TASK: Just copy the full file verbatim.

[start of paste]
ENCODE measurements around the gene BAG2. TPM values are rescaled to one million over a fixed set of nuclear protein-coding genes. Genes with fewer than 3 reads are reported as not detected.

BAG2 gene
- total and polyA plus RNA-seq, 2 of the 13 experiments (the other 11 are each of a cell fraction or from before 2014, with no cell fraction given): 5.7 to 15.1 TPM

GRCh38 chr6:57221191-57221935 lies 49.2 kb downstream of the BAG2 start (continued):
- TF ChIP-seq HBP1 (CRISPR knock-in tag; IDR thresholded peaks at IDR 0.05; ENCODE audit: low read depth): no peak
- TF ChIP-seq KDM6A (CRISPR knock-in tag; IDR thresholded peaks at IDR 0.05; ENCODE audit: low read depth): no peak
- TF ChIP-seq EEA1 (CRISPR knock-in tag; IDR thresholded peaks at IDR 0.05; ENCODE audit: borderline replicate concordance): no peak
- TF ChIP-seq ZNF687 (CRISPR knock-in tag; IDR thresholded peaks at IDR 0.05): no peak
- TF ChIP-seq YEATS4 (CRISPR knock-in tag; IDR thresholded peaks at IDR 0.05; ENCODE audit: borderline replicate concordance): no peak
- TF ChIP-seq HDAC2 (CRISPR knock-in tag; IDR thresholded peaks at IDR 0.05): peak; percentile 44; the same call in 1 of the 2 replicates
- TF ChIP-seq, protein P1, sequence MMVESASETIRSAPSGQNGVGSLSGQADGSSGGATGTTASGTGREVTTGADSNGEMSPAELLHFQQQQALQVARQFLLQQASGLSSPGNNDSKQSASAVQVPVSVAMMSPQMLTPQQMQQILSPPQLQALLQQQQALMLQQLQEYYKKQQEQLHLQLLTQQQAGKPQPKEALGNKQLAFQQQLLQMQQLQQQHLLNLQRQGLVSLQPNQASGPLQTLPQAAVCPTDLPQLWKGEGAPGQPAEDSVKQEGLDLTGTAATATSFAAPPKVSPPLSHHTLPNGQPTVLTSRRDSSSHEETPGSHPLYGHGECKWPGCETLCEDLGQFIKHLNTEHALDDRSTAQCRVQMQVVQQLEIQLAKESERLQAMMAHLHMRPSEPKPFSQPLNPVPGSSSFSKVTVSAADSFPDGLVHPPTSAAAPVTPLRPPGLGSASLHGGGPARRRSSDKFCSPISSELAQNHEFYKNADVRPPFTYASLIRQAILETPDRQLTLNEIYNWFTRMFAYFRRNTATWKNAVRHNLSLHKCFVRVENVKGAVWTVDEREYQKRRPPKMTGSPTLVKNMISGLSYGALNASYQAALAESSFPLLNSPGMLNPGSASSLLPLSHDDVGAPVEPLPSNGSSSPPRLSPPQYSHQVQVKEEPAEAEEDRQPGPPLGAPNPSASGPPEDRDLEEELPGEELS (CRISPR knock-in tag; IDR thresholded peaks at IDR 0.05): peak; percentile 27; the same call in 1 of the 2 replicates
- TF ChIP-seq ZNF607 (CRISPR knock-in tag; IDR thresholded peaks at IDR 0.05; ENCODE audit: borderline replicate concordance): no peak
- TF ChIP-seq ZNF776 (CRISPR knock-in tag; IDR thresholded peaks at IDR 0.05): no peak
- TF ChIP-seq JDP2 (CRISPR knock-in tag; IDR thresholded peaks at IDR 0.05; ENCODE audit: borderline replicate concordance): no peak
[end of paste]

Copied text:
ENCODE measurements around the gene BAG2. TPM values are rescaled to one million over a fixed set of nuclear protein-coding genes. Genes with fewer than 3 reads are reported as not detected.

BAG2 gene
- total and polyA plus RNA-seq, 2 of the 13 experiments (the other 11 are each of a cell fraction or from before 2014, with no cell fraction given): 5.7 to 15.1 TPM

GRCh38 chr6:57221191-57221935 lies 49.2 kb downstream of the BAG2 start (continued):
- TF ChIP-seq HBP1 (CRISPR knock-in tag; IDR thresholded peaks at IDR 0.05; ENCODE audit: low read depth): no peak
- TF ChIP-seq KDM6A (CRISPR knock-in tag; IDR thresholded peaks at IDR 0.05; ENCODE audit: low read depth): no peak
- TF ChIP-seq EEA1 (CRISPR knock-in tag; IDR thresholded peaks at IDR 0.05; ENCODE audit: borderline replicate concordance): no peak
- TF ChIP-seq ZNF687 (CRISPR knock-in tag; IDR thresholded peaks at IDR 0.05): no peak
- TF ChIP-seq YEATS4 (CRISPR knock-in tag; IDR thresholded peaks at IDR 0.05; ENCODE audit: borderline replicate concordance): no peak
- TF ChIP-seq HDAC2 (CRISPR knock-in tag; IDR thresholded peaks at IDR 0.05): peak; percentile 44; the same call in 1 of the 2 replicates
- TF ChIP-seq, protein P1, sequence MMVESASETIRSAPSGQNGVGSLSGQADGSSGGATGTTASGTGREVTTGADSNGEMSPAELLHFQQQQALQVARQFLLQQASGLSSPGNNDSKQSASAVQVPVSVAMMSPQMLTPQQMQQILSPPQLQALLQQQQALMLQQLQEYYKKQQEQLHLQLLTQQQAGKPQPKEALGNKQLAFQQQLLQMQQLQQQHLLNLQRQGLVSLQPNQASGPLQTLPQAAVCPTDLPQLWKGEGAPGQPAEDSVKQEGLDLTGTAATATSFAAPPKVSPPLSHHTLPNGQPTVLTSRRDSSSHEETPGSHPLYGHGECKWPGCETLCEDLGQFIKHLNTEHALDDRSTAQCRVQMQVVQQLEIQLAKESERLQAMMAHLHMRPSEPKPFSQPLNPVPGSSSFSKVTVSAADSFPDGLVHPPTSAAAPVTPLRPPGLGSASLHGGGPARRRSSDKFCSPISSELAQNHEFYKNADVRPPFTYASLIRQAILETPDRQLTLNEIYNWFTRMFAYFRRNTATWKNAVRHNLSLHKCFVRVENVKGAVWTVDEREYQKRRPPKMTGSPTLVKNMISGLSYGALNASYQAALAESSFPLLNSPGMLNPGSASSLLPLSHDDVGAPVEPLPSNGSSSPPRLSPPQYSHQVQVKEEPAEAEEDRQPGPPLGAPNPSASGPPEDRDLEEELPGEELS (CRISPR knock-in tag; IDR thresholded peaks at IDR 0.05): peak; percentile 27; the same call in 1 of the 2 replicates
- TF ChIP-seq ZNF607 (CRISPR knock-in tag; IDR thresholded peaks at IDR 0.05; ENCODE audit: borderline replicate concordance): no peak
- TF ChIP-seq ZNF776 (CRISPR knock-in tag; IDR thresholded peaks at IDR 0.05): no peak
- TF ChIP-seq JDP2 (CRISPR knock-in tag; IDR thresholded peaks at IDR 0.05; ENCODE audit: borderline replicate concordance): no peak